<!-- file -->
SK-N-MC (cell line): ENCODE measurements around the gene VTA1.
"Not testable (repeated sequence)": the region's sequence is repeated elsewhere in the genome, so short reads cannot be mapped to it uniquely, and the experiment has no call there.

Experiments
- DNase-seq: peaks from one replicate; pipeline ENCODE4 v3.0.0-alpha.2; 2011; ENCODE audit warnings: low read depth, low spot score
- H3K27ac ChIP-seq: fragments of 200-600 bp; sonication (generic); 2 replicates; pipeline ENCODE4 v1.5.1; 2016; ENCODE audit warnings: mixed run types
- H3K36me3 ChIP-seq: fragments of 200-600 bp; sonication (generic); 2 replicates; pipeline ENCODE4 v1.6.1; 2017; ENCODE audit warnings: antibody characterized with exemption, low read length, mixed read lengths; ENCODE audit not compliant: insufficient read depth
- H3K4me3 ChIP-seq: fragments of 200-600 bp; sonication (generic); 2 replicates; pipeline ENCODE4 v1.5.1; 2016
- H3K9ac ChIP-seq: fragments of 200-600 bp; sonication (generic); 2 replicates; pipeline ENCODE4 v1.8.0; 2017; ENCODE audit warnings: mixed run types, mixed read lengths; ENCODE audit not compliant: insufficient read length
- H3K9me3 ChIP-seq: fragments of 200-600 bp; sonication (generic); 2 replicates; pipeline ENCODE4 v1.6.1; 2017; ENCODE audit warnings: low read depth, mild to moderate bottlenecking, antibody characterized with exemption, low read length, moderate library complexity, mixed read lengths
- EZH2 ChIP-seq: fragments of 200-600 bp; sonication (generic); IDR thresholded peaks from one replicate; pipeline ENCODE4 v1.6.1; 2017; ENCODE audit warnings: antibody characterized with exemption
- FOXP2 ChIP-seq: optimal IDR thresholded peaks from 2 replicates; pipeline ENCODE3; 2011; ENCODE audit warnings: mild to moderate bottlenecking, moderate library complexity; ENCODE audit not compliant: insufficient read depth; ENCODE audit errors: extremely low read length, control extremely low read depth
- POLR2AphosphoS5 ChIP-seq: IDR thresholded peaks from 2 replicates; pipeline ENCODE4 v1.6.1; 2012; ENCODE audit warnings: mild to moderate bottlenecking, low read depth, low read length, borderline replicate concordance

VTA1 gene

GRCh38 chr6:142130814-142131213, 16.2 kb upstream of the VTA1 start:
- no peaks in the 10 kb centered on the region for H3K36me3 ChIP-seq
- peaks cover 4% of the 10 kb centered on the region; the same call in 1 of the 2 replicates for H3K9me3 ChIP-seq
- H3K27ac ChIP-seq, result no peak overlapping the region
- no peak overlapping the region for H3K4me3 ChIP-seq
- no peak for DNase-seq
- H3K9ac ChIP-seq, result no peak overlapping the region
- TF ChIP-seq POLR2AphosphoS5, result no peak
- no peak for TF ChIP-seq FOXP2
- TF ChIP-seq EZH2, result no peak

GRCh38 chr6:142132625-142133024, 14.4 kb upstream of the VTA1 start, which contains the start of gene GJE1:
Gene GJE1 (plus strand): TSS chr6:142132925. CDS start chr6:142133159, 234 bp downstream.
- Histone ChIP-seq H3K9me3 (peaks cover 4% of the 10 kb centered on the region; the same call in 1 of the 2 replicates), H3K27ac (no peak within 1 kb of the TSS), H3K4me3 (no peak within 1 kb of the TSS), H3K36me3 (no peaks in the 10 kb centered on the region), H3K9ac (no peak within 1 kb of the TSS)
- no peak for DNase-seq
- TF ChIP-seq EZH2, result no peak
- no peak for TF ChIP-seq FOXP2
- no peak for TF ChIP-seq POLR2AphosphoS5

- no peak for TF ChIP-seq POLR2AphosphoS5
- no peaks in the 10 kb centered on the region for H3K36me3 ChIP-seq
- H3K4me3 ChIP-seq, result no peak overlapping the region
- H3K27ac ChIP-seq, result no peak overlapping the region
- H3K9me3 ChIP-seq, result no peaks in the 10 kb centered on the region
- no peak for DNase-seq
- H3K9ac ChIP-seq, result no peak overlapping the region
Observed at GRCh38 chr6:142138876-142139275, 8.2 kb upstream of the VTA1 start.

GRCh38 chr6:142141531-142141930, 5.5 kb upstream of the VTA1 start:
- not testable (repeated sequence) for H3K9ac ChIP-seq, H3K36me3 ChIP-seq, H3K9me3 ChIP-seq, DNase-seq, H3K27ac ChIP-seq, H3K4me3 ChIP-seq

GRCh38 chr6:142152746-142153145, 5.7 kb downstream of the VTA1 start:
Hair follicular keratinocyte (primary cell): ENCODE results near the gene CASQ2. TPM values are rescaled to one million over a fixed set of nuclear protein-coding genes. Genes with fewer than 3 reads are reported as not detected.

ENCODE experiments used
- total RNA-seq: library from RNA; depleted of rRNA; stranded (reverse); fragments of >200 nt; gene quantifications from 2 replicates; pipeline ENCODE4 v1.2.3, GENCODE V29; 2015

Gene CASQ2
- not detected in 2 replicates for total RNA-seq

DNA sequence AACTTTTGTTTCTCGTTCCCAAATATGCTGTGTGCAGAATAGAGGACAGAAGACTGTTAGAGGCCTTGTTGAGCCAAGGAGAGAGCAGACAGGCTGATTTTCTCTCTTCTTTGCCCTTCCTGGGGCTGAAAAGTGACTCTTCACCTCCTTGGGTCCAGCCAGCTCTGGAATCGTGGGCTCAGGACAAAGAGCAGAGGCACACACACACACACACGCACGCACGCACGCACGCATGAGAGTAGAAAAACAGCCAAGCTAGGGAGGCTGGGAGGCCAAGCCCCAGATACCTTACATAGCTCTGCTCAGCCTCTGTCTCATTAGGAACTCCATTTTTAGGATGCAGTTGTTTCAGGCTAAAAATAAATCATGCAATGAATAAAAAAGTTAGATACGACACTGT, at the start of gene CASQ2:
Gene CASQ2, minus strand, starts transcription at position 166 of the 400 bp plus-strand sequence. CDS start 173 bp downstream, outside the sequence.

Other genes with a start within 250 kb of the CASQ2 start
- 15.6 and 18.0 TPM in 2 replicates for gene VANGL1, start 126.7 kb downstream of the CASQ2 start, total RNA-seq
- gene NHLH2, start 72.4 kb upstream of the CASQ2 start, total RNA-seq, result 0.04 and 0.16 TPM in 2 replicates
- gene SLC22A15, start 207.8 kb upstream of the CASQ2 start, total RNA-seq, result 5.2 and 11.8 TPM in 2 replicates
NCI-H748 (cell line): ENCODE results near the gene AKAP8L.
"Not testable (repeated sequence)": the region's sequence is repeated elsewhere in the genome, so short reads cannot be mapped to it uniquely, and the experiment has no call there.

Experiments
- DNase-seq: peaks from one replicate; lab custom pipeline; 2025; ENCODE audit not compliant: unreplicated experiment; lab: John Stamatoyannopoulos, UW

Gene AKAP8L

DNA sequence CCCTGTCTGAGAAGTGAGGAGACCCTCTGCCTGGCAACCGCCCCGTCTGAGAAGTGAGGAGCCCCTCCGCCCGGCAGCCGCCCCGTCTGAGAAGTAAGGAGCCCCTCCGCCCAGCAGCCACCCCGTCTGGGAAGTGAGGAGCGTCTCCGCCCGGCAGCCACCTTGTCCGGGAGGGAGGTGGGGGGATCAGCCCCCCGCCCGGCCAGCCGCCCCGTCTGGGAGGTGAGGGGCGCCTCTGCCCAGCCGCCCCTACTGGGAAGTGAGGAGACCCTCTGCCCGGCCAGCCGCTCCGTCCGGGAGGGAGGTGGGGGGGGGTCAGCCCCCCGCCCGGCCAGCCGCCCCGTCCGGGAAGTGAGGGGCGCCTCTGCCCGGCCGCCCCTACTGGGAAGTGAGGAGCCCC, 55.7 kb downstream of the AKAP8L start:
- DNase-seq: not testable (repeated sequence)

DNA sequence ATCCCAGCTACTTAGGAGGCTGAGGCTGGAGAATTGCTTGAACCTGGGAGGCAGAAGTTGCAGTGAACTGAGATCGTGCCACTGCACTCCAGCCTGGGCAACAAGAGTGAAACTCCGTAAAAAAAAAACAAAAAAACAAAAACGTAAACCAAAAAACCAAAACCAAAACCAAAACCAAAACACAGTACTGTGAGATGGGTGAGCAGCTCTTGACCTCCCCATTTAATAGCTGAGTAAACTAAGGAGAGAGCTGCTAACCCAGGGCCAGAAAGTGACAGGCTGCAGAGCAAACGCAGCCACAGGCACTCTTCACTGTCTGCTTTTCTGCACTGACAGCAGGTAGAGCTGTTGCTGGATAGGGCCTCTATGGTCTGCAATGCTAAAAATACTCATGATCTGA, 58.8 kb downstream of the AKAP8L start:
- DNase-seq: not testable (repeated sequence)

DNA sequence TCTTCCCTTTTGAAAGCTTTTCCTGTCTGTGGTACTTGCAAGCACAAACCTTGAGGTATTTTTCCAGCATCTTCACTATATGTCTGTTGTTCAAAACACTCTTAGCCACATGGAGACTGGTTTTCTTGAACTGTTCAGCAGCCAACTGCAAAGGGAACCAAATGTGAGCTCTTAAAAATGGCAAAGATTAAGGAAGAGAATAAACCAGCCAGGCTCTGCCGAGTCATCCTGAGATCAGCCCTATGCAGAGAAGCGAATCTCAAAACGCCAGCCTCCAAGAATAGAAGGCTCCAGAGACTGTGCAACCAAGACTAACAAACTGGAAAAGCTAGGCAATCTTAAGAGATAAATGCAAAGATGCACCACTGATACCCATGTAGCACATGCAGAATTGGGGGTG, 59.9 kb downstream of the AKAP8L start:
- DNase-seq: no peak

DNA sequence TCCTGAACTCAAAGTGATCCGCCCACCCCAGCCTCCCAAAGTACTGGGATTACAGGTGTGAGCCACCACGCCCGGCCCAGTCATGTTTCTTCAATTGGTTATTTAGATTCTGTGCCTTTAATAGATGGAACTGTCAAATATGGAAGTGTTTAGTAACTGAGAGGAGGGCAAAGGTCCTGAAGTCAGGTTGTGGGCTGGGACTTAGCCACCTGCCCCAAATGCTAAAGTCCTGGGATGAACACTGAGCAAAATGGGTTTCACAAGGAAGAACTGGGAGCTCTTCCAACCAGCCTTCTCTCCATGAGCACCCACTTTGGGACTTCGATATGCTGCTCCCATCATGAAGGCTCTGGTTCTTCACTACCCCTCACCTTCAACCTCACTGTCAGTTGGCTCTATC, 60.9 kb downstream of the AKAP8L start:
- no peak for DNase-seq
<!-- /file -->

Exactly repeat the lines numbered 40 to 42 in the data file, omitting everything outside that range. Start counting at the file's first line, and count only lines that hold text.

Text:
- not testable (repeated sequence) for H3K9ac ChIP-seq, H3K36me3 ChIP-seq, H3K9me3 ChIP-seq, DNase-seq, H3K27ac ChIP-seq, H3K4me3 ChIP-seq

GRCh38 chr6:142152746-142153145, 5.7 kb downstream of the VTA1 start:
Hair follicular keratinocyte (primary cell): ENCODE results near the gene CASQ2. TPM values are rescaled to one million over a fixed set of nuclear protein-coding genes. Genes with fewer than 3 reads are reported as not detected.